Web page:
Thursday, June 6, 2013 | 4:02 p.m.
CARSON CITY – One bill that will save some cancer patients thousands of dollars and another to require the state to pay extra for kidney dialysis have been signed by Gov. Brian Sandoval.
The governor also approved continuing the bi-state Tahoe Regional Planning Agency but vetoed a bill to permit raw milk from being sold statewide.
The cancer bill would require insurance companies that cover cancer treatment to apply the same deductible to both oral and intravenous chemotherapy.
There was testimony during the Legislature that some cancer insurance policies had a zero deductible for intravenous therapy while patients who require oral medication pay $2,856 for the prescription.
The International Myeloma Foundation said the bill, Senate Bill 266, will give cancer patients “affordable access to the most effective treatment for their cancer, without having to worry about breaking the bank.”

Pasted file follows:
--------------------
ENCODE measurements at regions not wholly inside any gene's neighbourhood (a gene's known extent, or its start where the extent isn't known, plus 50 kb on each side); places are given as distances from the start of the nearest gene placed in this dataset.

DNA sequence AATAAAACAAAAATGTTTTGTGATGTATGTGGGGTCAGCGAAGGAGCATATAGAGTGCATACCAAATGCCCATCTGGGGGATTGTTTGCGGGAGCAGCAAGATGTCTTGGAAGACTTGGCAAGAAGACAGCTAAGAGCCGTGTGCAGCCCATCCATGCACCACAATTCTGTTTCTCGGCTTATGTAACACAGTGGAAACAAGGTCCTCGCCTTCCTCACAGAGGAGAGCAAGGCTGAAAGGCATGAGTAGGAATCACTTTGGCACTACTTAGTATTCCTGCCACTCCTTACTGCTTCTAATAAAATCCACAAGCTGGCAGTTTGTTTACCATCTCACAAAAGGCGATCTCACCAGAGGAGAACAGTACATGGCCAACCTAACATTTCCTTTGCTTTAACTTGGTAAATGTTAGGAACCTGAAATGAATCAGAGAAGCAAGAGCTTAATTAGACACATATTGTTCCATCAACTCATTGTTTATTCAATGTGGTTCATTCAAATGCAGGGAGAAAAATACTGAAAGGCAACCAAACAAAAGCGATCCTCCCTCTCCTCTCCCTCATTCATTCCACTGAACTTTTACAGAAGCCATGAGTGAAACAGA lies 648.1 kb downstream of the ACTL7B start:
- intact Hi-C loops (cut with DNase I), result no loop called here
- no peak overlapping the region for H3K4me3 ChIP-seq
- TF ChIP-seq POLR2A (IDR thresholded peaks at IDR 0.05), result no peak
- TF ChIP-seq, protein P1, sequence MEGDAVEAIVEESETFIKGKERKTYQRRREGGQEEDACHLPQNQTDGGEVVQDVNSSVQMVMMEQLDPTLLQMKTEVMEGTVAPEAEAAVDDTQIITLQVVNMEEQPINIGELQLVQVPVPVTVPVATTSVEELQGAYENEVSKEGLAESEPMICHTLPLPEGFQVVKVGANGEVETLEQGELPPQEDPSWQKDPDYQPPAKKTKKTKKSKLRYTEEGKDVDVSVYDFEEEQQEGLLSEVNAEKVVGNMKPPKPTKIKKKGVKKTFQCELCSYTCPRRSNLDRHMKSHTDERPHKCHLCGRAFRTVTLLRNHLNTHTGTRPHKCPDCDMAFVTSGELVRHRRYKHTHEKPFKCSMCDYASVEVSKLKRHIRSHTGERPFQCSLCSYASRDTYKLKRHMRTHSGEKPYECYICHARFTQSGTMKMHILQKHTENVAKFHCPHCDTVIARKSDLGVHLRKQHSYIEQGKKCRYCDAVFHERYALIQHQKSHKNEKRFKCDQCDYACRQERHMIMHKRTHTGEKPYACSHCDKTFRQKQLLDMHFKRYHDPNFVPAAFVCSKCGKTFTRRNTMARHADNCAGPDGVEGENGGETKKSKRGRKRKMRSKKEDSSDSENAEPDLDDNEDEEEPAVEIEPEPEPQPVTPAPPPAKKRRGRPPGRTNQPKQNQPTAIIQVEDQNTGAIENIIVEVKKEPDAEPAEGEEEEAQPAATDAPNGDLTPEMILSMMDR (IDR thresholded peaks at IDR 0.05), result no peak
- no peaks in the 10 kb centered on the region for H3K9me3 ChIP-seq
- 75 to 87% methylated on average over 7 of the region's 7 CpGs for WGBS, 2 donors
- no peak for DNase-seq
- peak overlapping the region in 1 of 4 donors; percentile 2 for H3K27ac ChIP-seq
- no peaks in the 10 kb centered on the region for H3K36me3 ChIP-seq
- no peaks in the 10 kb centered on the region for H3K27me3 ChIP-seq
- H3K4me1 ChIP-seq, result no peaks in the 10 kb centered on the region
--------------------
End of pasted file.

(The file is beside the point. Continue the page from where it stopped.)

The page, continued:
The bill does not require insurance policies to cover cancer.
The governor approved Assembly Bill 1 that requires the state in its Medicaid plan to “pay the nonfederal share of expenses incurred in the administration of dialysis that is provided to stabilize a patient with kidney failure.”
Sandoval also signed Senate Bill 229 that retains the bi-state agency to protect the environment of Lake Tahoe. “This new law renews our commitment to work together to do what’s best for the environment and economy of the Lake Tahoe Region,” he said.
Under a bill approved in a previous Legislature, the bi-state regional planning agency would have been disbanded, returning regulations to the counties.
The governor shot down Senate Bill 209, which would have permitted raw milk certified by a county milk commission to be sold anywhere in the state.
The governor said the bill will not mitigate the health risks associated with consumption of unpasteurized milk.
“According to the Centers for Disease Control and Prevention, consumption of raw milk is 150 times more likely to cause food-borne illness than pasteurized milk,” the governor said in his veto message.
The governor also approved Assembly Bill 228, which would permit a licensed doctor in another state to provide voluntary health care in Nevada. This bill was promoted by rural county legislators who say there is a shortage of physicians in less-populated areas.